This website has been set-up to allow me to implement four elements of effective math instruction in a blended learning environment in both the high school and college level classes that I teach. Blended learning is a mix of “online” and traditional “offline” instruction. But, as you know, math instruction has intricacies and nuances all its own, so the idea of choosing the “best blended learning model” for my math classroom is a very tricky process. My goal is to meet every student’s math learning needs by creating a perfect connection between online and offline learning tools.
The four key elements of effective math instruction that will be implemented in each of my classes will include:
1) Systematic and Explicit Sequencing – appropriately placed throughout the semester, I will guide students through a detailed, defined instructional sequence suitable for the course they are enrolled in.
2) Self-instruction Opportunities – regularly throughout the semester, I will allow students to manage their own learning with specific prompting or solution-oriented questions. This will allow me to assist struggling students while simultaneously engaging gifted learners through self-directed, individualized learning opportunities.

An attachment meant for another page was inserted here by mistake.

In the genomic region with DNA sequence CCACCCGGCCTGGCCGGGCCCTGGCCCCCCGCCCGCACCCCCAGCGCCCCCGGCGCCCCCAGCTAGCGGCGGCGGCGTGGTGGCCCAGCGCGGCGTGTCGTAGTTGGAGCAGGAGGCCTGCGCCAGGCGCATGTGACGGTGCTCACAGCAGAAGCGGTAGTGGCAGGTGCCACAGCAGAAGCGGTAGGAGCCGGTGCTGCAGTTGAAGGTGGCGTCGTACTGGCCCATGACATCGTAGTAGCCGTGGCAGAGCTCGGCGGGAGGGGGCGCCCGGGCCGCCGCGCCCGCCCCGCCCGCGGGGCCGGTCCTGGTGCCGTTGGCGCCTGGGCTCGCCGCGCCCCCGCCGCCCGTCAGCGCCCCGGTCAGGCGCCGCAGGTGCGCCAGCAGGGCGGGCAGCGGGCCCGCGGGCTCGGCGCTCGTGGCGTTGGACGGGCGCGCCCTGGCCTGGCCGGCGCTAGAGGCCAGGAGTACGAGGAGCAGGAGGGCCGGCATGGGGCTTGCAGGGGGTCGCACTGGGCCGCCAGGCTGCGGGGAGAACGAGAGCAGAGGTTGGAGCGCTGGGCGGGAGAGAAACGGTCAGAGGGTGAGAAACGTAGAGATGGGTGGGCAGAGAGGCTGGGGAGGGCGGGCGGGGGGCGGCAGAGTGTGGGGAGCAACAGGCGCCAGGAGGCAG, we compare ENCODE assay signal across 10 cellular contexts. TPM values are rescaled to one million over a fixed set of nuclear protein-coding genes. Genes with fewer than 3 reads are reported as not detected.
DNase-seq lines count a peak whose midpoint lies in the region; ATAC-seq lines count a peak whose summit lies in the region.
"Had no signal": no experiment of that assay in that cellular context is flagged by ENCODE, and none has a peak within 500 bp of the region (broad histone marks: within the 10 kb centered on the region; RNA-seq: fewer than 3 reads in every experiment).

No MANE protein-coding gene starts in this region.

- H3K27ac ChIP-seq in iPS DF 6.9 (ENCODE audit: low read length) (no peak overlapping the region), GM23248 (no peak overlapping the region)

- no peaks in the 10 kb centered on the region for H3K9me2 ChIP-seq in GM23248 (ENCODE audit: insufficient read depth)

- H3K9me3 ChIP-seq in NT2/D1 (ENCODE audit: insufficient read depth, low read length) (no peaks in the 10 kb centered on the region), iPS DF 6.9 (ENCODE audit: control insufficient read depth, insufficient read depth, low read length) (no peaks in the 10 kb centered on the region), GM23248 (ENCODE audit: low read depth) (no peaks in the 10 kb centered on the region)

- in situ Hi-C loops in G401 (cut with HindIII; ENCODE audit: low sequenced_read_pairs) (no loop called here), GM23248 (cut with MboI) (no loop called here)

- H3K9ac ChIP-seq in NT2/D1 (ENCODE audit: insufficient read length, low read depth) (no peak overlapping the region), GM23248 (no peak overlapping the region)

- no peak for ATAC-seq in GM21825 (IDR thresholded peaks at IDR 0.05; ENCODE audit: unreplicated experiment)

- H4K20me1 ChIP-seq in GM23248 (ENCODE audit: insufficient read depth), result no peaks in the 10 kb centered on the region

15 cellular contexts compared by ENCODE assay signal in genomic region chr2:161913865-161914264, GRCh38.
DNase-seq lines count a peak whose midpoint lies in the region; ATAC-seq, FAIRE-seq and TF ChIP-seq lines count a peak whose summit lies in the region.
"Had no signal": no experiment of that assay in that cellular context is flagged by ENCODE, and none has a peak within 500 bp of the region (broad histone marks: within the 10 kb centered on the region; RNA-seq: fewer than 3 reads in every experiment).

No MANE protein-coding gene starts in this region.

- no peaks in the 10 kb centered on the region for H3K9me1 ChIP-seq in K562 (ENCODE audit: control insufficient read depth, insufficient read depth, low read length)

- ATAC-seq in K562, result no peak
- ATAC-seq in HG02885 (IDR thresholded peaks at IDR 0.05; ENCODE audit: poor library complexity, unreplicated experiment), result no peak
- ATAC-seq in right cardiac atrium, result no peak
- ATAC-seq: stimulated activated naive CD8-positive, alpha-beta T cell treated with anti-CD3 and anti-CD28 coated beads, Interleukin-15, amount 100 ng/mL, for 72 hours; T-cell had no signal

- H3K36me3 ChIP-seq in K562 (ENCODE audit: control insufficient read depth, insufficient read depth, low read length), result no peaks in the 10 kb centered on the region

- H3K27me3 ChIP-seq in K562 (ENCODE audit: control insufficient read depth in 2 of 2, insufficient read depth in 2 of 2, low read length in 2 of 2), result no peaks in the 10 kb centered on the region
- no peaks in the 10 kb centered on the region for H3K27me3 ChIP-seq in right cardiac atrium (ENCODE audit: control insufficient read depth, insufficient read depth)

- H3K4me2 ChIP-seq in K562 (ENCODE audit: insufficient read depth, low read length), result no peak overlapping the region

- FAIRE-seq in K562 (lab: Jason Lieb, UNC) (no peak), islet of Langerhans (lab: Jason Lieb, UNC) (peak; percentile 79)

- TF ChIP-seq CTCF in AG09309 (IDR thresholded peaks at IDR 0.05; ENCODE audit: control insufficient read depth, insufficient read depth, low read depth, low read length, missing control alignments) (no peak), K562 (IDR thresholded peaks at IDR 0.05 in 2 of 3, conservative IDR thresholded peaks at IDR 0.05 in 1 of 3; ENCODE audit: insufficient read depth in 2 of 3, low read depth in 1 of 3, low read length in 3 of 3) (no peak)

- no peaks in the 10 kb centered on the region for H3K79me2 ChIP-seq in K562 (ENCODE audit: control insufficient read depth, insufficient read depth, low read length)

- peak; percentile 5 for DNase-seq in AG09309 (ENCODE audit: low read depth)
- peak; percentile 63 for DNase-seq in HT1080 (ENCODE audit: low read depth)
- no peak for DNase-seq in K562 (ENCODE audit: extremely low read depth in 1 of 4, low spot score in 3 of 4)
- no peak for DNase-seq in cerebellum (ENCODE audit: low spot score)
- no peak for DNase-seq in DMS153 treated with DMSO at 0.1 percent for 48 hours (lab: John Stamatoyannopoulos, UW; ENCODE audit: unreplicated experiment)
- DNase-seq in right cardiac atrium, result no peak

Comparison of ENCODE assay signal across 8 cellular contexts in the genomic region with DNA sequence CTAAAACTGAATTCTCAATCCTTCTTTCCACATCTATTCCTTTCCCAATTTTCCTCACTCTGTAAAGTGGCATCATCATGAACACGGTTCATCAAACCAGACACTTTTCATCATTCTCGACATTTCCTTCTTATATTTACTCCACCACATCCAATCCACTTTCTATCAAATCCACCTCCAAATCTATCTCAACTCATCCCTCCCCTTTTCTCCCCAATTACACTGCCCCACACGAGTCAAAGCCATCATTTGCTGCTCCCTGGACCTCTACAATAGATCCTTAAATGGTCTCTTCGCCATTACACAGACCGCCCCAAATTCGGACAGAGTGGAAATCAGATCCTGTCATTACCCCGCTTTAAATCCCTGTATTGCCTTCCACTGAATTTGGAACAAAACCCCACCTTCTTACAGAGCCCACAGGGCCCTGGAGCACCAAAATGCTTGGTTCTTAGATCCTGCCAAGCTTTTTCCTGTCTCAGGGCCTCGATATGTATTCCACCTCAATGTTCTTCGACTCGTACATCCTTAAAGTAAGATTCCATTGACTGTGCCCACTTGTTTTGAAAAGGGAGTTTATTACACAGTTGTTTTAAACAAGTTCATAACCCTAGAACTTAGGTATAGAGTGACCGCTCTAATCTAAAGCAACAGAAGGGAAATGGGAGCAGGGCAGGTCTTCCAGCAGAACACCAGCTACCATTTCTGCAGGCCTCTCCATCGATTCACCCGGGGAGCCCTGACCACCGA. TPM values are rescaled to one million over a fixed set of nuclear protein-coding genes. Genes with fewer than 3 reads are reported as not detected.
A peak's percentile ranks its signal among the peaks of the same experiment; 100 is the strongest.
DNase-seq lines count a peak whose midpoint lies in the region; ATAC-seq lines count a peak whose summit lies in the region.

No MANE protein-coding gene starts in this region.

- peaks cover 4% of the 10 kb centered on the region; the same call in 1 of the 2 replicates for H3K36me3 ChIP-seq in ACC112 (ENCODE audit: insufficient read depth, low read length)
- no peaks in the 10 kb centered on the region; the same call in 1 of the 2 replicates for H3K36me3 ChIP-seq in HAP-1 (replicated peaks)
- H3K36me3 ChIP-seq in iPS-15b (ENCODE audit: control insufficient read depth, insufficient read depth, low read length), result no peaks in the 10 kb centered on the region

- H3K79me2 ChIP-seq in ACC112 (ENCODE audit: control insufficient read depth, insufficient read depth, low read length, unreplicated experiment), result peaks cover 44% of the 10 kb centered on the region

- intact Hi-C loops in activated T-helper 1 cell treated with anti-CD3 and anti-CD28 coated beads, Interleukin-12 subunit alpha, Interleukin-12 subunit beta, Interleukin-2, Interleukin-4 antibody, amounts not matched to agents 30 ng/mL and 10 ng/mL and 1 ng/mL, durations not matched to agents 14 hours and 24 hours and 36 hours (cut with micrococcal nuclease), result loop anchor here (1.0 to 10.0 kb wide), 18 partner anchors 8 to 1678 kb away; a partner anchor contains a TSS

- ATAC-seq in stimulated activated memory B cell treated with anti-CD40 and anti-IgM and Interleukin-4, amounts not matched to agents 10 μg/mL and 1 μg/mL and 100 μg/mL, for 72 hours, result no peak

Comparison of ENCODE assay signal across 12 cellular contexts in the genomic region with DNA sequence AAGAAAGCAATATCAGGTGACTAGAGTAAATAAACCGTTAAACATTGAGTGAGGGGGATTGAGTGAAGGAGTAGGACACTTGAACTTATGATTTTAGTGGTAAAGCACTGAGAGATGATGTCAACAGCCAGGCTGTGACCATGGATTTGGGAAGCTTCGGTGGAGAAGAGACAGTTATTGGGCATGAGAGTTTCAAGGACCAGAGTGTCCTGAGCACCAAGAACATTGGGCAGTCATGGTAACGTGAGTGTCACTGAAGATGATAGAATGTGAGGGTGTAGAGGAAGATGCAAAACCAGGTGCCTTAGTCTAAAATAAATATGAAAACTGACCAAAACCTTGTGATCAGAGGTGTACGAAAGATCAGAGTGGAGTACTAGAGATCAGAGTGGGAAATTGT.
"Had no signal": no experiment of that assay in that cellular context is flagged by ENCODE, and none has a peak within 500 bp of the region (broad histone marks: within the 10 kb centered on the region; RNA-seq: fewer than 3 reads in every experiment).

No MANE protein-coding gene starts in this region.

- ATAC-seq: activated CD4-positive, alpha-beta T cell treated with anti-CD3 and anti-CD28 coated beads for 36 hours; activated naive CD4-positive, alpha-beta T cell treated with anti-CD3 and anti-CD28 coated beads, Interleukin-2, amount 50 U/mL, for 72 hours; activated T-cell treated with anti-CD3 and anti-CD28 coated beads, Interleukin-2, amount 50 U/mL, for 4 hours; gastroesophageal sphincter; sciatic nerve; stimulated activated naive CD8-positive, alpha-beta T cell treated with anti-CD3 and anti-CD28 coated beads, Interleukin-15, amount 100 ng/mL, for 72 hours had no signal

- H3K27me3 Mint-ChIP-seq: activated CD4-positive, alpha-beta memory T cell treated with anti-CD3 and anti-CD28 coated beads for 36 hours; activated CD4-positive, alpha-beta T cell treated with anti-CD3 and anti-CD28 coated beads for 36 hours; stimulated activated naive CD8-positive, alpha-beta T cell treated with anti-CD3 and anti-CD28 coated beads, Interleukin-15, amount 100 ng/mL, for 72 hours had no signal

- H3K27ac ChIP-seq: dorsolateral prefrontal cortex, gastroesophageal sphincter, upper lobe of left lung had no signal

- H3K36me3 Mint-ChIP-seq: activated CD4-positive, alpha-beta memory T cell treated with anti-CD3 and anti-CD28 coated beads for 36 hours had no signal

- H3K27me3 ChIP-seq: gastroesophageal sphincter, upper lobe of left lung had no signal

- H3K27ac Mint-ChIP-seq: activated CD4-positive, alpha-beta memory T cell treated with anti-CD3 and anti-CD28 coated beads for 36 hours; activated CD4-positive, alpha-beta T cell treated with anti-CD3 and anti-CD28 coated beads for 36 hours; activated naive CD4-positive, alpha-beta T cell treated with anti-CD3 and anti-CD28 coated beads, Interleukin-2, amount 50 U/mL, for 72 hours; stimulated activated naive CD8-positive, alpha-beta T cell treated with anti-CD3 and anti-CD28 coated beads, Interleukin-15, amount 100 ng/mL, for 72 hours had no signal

3) Peer Tutoring Environments – pairing students to learn or practice academic tasks will be implemented on a regular basis. Peer tutoring and small group discussions will provide my students with a learning environment where students can get immediate feedback on their progress from their peers.
4) Visual Representation Resources – using “manipulatives”, pictures, animations, number lines, and graphs of functions and relationships will be used to teach mathematical concepts in every course I teach.
My goal throughout the semester will be to apply these four math instructional elements within two of the best blended learning models.
1) The Rotation Model – the process of rotating between “learning modalities” (at least one of these involving some form of online learning resources) that essentially combines all four of the above elements. Additionally, students will have the opportunity to learn with visual representation (manipulatives) both on-screen and off. A variety of educational technology tools will be used to provide great visual representation of math concepts and problems.
2) The Flex Model – within a flex model, the teacher provides face-to-face support on a flexible and adaptive as-needed basis. This model offers an excellent opportunity for students to use technology to focus on self-driven learning and allows me to provide immediate teacher-to-student interaction that focuses on individual student needs.
My hope is that, by implementing the most effective math instructional techniques with the best blended learning models, my classroom environment will provide students with a math class where they will no longer fear that “dreaded math class” which they are required to take. Children are born with an ability to appreciate “numerosity”. When teachers can utilize this natural ability and create the perfect learning environment, students excel in mathematics!